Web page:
She found an outlet for similar concerns for incarcerated people by working with CarePoint, and Men and Women in Prison Ministries. Morris participated in multiple Illinois HIV Lobby Days events in order to educate state legislators on the reality of living with HIV, and traveled to Washington, D.C. with the Coalition to End AIDS (C2EA) to rally at a national level. Regardless of the setting, not an event would end without Morris' demanding query: "What about the transgenders?"
Her question did not fall on deaf ears. Morris' relentless battle impacted a policy change: the Illinois Department of Public Health's data collection forms now include transgender information. This will directly impact the identified need for prevention and support services for transgender individuals. In recent years, applications for funding have also become more inclusive, with new attention being paid to transgender services.
This achievement summed up Morris' dual response to transgender rightsshe was humbled and angry. "It is time, and it's about time!," she said.
While fighting for inclusion in traditional HIV service groups, Morris also made her own way. In 2002 she founded TransActions, dedicated to transgender strengths and needs. Speaking as the founder of TransActions, she worked with staff politicians to see the Red Ribbon Lottery campaign come to fruition.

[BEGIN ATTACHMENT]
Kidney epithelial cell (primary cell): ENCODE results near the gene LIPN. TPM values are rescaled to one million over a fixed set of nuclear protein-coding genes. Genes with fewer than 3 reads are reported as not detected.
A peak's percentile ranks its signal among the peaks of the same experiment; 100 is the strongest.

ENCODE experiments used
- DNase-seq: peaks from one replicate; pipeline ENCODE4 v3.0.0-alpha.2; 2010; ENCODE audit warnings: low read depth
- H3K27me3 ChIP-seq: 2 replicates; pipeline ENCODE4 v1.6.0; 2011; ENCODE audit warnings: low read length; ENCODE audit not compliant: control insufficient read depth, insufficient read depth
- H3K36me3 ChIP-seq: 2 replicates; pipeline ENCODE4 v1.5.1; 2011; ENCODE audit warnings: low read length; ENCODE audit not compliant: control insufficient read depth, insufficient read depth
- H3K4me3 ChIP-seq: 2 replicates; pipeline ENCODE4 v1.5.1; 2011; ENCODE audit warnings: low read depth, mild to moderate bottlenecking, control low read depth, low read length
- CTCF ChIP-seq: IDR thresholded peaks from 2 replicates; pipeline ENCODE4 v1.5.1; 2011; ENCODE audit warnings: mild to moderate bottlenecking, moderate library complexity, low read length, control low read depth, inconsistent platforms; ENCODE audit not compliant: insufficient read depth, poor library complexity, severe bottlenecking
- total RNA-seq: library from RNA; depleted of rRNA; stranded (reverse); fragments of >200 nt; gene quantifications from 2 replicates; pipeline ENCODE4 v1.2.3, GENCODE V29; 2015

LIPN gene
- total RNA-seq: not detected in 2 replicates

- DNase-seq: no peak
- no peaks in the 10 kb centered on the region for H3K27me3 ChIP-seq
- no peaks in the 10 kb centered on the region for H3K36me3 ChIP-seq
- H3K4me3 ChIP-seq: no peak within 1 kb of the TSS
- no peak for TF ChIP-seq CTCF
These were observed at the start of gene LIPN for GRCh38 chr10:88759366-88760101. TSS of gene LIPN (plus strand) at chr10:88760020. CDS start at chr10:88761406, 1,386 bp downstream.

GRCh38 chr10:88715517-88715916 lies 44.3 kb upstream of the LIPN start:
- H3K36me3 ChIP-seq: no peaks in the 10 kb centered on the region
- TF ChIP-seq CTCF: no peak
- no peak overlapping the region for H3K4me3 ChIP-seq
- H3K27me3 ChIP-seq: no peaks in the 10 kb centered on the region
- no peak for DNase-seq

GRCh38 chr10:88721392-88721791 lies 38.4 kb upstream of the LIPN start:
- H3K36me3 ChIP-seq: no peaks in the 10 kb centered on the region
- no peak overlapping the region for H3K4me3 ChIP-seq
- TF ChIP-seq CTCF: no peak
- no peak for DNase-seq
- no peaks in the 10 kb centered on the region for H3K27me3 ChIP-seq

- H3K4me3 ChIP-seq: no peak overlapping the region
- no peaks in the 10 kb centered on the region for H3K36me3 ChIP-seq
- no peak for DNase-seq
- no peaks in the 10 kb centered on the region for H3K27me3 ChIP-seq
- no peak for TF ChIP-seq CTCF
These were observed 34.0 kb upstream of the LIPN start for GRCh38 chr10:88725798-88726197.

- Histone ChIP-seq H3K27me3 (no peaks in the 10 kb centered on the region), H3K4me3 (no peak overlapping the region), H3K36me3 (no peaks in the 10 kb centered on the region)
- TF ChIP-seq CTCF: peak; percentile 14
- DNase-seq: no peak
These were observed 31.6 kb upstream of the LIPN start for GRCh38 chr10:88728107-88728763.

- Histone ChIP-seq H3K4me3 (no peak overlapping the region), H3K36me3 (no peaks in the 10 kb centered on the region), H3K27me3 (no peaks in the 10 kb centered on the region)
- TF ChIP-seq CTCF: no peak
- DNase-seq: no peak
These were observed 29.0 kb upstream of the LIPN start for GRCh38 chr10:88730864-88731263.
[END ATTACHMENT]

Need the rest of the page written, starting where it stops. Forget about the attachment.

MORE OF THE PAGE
TransActions has another lasting legacy in the Legends Lunch, an annual recognition celebration that highlights the continued need to fight for awareness and rights, as well as the love within the community. Morris' goal for the future of TransActions was focused on a large collaborative World AIDS Day telethon. Using TransAction's slogan: The world is waiting, where is the cure? Morris' vision of the event grew as she had. No longer just focused on HIV, her blueprint for the telethon included international efforts to combat disparities at multiple levels.
She hoped the event would grow to raise awareness and funding for diseases such as hepatitis and cancer, and support for social issues such as housing and education.
Fighting alongside Morris often meant fighting with Morris, her friends said, because her passion for her beliefs was matched by her fiery temper. "Overriding any disagreement, however, was Morris' capacity to love," they said. "With a quick wit, sharp tongue, and generous heart, Morris Morris' presentation may not always have been politically correct or even diplomatic, but her voice could not be ignored. That voice cannot be silenced. Her legacy will be honored."
Morris is survived by her mother, Dr. Mary Reed of Las Vegas; brother Kevin Morris of Chula Vista, California; sister Ramona Sinklea of Hendersonville, Tennessee; uncles Charlie Byas and Joe Morris of Chicago; local cousins; and multiple "daughters."
The funeral was held at Mountain of Hope, 8043 S. Racine Ave., on Dec. 13.
The family has suggested donations to the American Cancer Society in lieu of flowers. Legacy donations in her honor may also be made to a local 12-step group or any of Morris' favorite agencies, including: TPAN, HBHC, Lurie Hospital gender support program, and Chicago House.